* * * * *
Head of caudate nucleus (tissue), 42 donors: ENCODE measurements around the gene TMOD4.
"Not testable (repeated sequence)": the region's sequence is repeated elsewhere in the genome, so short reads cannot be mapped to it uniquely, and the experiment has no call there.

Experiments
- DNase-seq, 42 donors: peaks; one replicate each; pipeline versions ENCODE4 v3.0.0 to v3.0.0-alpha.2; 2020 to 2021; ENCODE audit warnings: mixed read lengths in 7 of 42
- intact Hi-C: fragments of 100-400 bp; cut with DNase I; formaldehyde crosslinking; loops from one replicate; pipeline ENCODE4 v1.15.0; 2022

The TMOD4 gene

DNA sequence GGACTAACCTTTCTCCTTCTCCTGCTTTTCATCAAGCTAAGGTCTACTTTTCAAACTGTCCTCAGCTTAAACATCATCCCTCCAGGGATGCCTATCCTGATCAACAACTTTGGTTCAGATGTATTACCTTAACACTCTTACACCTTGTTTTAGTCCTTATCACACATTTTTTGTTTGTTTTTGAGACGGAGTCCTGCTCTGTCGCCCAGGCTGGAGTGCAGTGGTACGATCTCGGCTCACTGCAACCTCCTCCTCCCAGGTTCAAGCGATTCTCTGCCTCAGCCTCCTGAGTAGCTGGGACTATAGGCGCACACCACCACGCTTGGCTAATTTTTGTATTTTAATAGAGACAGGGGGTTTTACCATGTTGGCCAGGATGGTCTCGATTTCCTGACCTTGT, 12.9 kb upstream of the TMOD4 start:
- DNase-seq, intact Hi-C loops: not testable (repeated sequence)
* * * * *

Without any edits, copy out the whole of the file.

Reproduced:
Head of caudate nucleus (tissue), 42 donors: ENCODE measurements around the gene TMOD4.
"Not testable (repeated sequence)": the region's sequence is repeated elsewhere in the genome, so short reads cannot be mapped to it uniquely, and the experiment has no call there.

Experiments
- DNase-seq, 42 donors: peaks; one replicate each; pipeline versions ENCODE4 v3.0.0 to v3.0.0-alpha.2; 2020 to 2021; ENCODE audit warnings: mixed read lengths in 7 of 42
- intact Hi-C: fragments of 100-400 bp; cut with DNase I; formaldehyde crosslinking; loops from one replicate; pipeline ENCODE4 v1.15.0; 2022

The TMOD4 gene

DNA sequence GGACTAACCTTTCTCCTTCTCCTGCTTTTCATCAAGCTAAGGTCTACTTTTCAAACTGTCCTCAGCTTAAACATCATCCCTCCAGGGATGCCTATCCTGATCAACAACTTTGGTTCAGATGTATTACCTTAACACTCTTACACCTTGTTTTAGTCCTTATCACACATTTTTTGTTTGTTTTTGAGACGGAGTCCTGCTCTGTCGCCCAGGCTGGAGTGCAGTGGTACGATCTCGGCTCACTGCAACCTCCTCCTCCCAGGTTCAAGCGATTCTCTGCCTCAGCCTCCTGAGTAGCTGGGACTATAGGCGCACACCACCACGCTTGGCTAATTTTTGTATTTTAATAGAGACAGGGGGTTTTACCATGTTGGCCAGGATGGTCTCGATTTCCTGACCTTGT, 12.9 kb upstream of the TMOD4 start:
- DNase-seq, intact Hi-C loops: not testable (repeated sequence)